A typical appliance repair emergency could be a leak or smoke or even flames coming from the appliance.
If an appliance emergency occurs, unplug the appliance right away and then call True Baton Rouge Appliance Repair for local appliance repair in Baton Rouge. If there’s an electrical fire from one of the appliances inside your home, we advise calling the town fire department before you attempt to eliminate the fire on your own.
An electrical fire from an appliance can be very scary and very dangerous, but there are a few ways to be prepared in the event of an emergency. If one of your appliances is in flames, it is very important to not panic and to remain calm. Follow these easy guidelines below to keep your house safe from electrical fires.
HOW TO PREVENT ELECTRICAL FIRES
You can stop electrical fires before they start by following some basic guidelines for appliance safety. Do not plug in too many devices into a single outlet—the wiring can get overloaded and then spark a fire, especially if there is debris like paper or clothes close to the electrical outlet.
Sometimes we forget about the dangers of larger residential appliances because they remain plugged in all of the time, but they can present as much chance for a fire hazard as small electrical appliances like toasters and space heaters. Large appliances like a washing machine or dishwasher shouldn’t be left running overnight or any time you are away from home, and do not keep a refrigerator or freezer in direct sunlight, to prevent overworking their cooling systems.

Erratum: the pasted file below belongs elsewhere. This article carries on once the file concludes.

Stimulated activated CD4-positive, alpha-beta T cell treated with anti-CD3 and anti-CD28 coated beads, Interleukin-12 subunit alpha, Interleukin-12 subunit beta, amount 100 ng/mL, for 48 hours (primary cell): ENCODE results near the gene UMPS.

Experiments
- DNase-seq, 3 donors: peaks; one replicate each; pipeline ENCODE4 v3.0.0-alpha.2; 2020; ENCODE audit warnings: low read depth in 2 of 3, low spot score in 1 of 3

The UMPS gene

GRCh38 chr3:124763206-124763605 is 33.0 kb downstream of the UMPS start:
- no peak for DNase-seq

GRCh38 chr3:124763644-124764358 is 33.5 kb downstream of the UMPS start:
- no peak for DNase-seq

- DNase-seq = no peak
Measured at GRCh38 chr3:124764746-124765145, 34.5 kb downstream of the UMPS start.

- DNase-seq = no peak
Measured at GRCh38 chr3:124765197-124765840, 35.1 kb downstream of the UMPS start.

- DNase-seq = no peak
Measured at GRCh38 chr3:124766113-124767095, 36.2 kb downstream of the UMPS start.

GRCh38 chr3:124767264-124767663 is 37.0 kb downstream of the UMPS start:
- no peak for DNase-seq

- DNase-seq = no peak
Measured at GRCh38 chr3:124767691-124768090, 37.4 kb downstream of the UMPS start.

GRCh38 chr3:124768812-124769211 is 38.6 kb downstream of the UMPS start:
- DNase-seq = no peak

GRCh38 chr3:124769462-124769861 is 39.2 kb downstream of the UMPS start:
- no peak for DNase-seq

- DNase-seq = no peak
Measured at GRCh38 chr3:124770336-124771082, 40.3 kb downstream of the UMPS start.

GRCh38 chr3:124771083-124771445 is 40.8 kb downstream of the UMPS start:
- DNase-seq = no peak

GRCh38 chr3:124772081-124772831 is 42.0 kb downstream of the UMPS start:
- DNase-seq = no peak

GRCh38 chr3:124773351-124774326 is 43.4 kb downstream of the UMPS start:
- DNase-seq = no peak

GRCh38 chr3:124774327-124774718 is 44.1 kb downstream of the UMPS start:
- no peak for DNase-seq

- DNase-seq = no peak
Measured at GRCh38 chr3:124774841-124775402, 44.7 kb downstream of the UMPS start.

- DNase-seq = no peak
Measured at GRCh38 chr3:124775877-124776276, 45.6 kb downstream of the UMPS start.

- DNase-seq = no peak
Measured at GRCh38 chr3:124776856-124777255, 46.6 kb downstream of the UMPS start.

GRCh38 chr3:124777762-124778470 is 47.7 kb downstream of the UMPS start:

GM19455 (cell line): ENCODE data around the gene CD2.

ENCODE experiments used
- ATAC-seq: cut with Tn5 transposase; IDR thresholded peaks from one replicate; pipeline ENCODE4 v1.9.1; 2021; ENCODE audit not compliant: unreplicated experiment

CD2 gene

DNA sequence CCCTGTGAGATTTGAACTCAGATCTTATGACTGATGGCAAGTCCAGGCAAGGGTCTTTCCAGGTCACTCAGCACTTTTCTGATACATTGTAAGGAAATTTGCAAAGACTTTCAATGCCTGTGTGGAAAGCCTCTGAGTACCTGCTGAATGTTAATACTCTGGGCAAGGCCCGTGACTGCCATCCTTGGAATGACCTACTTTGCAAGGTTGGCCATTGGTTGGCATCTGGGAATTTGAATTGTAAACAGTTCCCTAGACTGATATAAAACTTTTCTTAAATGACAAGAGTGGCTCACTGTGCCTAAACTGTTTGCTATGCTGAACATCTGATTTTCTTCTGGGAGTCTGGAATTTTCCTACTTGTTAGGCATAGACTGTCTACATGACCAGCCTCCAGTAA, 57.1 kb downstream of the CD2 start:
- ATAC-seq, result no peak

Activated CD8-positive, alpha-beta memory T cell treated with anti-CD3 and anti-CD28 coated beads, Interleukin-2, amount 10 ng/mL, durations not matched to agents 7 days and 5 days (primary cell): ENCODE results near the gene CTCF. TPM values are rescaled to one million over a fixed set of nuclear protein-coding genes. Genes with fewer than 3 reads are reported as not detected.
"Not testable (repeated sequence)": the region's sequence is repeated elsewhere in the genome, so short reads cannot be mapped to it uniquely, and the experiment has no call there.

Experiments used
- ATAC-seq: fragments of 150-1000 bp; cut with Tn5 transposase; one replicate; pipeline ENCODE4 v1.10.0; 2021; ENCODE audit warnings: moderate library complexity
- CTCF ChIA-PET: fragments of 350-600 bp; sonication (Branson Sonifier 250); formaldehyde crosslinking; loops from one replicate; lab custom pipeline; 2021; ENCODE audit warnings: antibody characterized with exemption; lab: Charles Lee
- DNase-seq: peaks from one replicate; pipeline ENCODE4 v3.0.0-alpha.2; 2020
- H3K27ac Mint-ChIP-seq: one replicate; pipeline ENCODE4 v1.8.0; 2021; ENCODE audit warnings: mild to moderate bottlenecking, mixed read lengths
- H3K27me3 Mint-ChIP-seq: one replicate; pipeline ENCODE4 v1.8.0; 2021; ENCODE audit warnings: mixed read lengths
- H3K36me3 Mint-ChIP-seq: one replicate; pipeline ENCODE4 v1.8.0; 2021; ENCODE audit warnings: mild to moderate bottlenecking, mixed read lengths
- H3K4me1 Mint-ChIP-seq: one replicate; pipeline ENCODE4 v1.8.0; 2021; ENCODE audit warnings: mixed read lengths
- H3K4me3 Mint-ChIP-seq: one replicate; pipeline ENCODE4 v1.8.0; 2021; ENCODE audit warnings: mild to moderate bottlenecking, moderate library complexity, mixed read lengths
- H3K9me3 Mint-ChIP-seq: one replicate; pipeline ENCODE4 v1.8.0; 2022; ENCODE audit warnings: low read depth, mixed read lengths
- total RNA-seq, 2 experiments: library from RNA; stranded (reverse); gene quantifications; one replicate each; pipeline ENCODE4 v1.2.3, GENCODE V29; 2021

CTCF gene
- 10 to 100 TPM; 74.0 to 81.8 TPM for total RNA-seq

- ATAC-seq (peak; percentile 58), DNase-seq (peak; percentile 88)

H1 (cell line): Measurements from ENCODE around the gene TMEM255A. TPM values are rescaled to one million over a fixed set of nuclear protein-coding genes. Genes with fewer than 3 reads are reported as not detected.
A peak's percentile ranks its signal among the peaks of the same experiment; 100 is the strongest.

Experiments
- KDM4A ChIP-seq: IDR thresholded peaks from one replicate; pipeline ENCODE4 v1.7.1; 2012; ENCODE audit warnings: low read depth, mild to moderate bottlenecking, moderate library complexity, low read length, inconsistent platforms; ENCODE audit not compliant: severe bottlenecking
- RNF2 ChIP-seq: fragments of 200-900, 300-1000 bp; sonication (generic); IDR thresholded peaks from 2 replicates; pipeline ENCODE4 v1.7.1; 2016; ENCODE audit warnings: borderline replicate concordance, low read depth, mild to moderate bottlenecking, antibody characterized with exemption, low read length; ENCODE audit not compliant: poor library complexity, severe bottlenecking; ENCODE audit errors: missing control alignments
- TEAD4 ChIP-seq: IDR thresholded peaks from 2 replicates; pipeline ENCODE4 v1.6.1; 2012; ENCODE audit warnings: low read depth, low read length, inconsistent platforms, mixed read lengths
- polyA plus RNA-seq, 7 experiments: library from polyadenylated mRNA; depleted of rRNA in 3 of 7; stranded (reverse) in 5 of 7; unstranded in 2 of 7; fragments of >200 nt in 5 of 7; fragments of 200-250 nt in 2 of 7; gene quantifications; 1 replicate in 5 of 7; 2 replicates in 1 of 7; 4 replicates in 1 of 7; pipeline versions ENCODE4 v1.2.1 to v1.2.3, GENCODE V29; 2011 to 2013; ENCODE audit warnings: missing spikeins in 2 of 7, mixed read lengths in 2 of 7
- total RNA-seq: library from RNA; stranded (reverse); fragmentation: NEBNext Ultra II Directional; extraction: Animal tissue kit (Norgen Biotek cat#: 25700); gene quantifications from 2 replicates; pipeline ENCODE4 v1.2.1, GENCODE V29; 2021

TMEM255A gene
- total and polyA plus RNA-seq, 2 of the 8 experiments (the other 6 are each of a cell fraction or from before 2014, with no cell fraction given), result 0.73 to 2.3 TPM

Examine all of the outlets regularly for excessive heat, burns, and crackling or buzzing noises that might point to electrical arcing. Make sure you store at least one working smoke detector on each floor of your house, and test the smoke detectors quarterly to keep them in good working order.
WHAT TO NOT DO
If there is an appliance repair emergency involving an electrical fire, it could be tempting to douse the fire with water, but water should not be used to fight an electrical appliance fire.
Water can conduct electricity, and throwing water on a power source can cause a severe electrical shock. It might even make the fire worse. Water might conduct the electricity to additional areas of the room, running the chance of igniting other flammable objects nearby.
HOW TO PUT OUT AN ELECTRICAL FIRE
The immediate step you want to do is unplug the electric device from the power outlet and call the local fire department. Even if you think you can take care of the fire by yourself, it’s a good idea to have help if the flames do get out of control.
For smaller fires, you might be able to use baking soda to extinguish the fire. Covering the fuming or burning spot with some baking soda will sometimes prohibit oxygen flow to the flames with very little chance of electrocution. Baking soda also contains sodium bicarbonate, which is the same chemical used in standard fire extinguishers. You also could be able to put out a small fire using a heavy blanket as well, but only when the flames are small enough to not catch the blanket on fire.
For big electrical fires, use a Type C fire extinguisher. You should be sure you have at least one Type C fire extinguisher in your home. Extinguishers should also be inspected consistently to be sure they are not expired. If there’s a working fire extinguisher on hand, release the pin near the top, point the hose at the source of the flames, and squeeze the handle. If the fire gets too big to put out alone or you are concerned the fire might block an exit, you should leave the house as fast as possible, close the door behind you, and then wait for help from the fire department.
For the smaller appliance fires, call True Baton Rouge Appliance Repair once the flames are under control and we can identify the reason for the fire and repair the electrical appliance and return it to its original condition.
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